The biggest problem with coming up with a disaster scenario here is the need to kill 90% of the population. That's going to be a very difficult thing to do. Most of the disaster scenarios mentioned in other answers (climate change, a Carrington event, a limited nuclear war) would not come close to that.
The IPCC says climate change could cause a loss of global GDP of .5-2% by 2100. That's bad, but it's a far cry from killing 90% of the population. Even the most extreme scenarios for climate change would not kill a large percentage of the population.
A strong Carrington-level event would certainly kill a lot of people. Even a short-term (months) disruption of power grids and communication networks and electronics in general would result in large losses of population as food distribution and production failed, but 90% is not realistic.
A nuclear war - even a large-scale one - would not kill 90% of the population. Even at the height of the cold war, with potentially thousands or tens of thousands of warheads detonated in a conflict, no one was predicting anything close to 90% loss of life. In 1979 the Office of Technology Assessment issued a report to Congress in which they estimated loss of life in a full scale exchange between the Soviet Union and the U.S.A as being 35-77% of people in America, and 20-40% in the Soviet Union.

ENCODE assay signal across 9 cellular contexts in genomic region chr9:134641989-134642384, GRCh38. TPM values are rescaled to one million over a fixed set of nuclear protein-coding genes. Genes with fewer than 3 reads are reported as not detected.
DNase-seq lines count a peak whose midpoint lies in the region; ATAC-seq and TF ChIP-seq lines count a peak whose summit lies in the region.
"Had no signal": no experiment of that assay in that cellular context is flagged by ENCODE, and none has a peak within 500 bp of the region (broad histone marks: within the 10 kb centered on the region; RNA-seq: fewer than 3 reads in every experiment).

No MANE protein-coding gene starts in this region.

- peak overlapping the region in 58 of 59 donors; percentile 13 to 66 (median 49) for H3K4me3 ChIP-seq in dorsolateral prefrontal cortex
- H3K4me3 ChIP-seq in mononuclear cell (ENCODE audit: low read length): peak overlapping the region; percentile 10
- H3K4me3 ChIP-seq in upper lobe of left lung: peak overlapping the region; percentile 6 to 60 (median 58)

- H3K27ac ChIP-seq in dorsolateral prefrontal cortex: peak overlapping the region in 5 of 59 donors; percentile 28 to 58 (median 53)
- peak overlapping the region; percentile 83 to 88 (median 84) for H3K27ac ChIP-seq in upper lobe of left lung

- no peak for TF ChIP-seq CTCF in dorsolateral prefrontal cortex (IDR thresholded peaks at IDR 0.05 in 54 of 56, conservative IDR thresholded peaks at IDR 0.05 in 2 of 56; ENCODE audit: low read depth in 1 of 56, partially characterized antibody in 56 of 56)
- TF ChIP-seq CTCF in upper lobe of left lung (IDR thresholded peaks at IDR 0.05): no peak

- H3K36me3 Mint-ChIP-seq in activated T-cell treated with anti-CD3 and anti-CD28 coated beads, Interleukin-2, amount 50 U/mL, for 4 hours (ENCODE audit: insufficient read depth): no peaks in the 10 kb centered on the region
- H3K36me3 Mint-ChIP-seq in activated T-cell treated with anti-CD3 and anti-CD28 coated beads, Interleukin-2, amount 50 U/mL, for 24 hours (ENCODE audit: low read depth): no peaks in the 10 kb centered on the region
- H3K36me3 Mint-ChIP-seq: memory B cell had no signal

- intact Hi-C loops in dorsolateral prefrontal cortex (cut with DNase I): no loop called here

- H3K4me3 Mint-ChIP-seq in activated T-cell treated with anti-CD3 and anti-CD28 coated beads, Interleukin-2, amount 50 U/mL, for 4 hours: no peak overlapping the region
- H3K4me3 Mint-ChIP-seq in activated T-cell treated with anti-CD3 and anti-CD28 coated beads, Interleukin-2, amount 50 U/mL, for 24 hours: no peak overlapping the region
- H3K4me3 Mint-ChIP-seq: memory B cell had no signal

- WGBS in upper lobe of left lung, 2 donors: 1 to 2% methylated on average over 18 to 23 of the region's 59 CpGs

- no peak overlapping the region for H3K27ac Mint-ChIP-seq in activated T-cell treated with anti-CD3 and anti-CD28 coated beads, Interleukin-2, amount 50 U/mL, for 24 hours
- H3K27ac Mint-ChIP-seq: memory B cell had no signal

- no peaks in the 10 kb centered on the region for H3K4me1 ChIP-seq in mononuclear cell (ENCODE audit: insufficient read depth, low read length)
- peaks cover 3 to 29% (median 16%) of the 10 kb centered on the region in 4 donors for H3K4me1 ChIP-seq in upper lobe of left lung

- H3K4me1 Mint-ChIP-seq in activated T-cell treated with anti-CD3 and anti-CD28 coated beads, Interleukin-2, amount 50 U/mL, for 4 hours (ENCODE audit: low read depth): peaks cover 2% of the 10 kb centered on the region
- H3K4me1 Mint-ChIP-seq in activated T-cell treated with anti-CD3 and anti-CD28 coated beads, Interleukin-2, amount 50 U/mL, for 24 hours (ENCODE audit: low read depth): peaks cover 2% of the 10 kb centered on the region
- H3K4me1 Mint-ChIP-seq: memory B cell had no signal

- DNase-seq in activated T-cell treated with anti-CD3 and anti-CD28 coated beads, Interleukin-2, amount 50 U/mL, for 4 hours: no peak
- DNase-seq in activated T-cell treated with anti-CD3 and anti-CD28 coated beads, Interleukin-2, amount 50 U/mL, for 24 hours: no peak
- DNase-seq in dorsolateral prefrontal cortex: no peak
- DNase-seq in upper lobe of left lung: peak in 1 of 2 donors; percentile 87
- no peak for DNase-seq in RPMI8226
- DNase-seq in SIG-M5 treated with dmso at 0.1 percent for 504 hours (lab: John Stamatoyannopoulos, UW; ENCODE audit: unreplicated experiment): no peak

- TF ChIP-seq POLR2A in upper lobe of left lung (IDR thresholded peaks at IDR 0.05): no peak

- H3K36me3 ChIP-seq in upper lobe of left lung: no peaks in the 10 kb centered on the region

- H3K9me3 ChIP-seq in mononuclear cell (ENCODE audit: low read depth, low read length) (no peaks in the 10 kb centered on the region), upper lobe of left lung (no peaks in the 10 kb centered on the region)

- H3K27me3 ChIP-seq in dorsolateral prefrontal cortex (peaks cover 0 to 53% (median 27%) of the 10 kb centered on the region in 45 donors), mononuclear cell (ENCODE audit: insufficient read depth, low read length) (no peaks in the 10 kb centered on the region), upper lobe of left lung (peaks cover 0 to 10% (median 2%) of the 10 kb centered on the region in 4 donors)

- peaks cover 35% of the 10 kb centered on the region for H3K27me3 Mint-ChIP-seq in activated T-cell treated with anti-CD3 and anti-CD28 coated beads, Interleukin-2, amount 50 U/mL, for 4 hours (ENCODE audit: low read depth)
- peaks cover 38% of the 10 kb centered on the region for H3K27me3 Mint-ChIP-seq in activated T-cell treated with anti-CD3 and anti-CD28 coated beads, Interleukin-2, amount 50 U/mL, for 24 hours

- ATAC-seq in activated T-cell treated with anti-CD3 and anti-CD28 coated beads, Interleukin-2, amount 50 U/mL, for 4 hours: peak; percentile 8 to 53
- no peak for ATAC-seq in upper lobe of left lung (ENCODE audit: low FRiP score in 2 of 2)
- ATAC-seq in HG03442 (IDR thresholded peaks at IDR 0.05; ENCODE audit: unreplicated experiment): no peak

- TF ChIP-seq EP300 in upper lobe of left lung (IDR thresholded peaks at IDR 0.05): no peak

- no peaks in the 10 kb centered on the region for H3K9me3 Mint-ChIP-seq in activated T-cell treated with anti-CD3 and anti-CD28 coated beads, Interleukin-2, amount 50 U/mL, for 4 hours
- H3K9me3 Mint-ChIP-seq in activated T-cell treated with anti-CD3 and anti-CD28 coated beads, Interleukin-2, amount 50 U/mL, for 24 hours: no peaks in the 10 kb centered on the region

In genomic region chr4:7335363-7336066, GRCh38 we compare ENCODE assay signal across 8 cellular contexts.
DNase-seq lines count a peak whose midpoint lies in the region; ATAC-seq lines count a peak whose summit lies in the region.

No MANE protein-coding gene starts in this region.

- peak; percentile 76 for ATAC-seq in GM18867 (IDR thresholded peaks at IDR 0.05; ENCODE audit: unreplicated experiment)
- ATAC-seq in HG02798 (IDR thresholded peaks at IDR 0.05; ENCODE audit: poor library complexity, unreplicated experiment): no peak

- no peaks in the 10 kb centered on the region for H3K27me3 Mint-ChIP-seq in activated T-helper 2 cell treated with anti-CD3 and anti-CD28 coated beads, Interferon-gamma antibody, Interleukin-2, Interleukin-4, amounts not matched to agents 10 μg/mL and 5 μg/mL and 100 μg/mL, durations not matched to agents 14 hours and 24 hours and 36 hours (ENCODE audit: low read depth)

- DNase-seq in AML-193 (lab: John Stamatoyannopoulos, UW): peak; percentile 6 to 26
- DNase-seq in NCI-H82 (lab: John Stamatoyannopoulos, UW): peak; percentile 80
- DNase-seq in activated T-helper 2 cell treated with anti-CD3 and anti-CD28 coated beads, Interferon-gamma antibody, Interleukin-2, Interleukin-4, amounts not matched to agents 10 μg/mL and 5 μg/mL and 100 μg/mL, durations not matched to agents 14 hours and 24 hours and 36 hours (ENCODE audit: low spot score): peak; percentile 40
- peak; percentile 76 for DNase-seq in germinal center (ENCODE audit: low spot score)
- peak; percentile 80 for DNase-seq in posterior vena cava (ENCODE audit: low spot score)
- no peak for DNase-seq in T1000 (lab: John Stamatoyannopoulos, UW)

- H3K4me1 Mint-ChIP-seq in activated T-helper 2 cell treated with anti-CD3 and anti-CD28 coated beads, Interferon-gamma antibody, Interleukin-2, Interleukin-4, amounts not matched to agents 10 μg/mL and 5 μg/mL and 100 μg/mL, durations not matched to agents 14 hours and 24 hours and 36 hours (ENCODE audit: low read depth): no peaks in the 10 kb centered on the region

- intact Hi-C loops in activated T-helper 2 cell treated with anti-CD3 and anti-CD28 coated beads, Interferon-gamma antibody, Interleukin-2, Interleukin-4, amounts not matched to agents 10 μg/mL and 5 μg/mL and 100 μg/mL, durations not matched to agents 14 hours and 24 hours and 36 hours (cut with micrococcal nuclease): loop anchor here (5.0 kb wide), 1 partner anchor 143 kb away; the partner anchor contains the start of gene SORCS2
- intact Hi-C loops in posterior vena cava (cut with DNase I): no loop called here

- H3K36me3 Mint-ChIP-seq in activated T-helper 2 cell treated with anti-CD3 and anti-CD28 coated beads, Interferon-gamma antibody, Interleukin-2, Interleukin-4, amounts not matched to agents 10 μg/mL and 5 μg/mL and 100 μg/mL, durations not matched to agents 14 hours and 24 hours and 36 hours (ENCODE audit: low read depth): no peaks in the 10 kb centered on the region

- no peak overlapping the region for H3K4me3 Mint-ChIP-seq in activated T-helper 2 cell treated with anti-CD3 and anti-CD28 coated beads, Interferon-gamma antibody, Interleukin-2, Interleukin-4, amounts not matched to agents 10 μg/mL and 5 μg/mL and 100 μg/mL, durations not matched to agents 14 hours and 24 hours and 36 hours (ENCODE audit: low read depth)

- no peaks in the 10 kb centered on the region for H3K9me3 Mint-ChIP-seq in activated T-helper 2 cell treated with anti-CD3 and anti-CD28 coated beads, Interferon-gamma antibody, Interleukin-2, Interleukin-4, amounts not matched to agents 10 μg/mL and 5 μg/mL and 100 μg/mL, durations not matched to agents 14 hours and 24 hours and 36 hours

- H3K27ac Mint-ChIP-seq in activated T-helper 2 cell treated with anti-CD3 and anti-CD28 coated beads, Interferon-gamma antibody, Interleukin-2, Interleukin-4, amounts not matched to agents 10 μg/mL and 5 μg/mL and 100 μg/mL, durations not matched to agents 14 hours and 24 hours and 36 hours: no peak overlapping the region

The Effects of Nuclear War
To be fair, they admit that there are a lot of unknowns and some of their estimates are just educated guesses. Still, even if you accept the worst case, it's hard to get to 90% because there are a lot of countries that are very spread out and likely not to be targeted. Australia, Indonesia, Africa, South America... Lots of population would likely survive, and many of them would be in the Southern Hemisphere where even fallout patterns can't get to them.
There are two disasters that could easily kill 90%, or even wipe out humanity completely. Those are a giant impactor (asteroid or comet), or a biological weapon. We discover new comets and asteroids all the time, and while we have no doubt found all the close ones that could threaten the Earth with an extinction-level event, you can always have one appear from outside the solar system. We'd know it was coming for a long time, since anything big enough to destroy mankind would be spotted long before it got here, but we'd be utterly unable to do anything about it.
A biological weapon could wipe out humanity if it was designed to do so. Imagine a virus that has no symptoms other than to make the person who contracts it be sterile. Or a virus that is contagious for a long time before it begins to show symptoms, and then you die shortly thereafter. There would be no way to find the carriers, or even to know the disease existed before it had spread through enough populations that it could never be stopped. Maybe 10% of the people have an immunity.
If you had said that 1/3 or even 1/2 of the people die then I think you could plausibly use any of the disaster scenarios mentioned. But 90% is a really hard number to get to. I'd go with either a major impact or a biological weapon.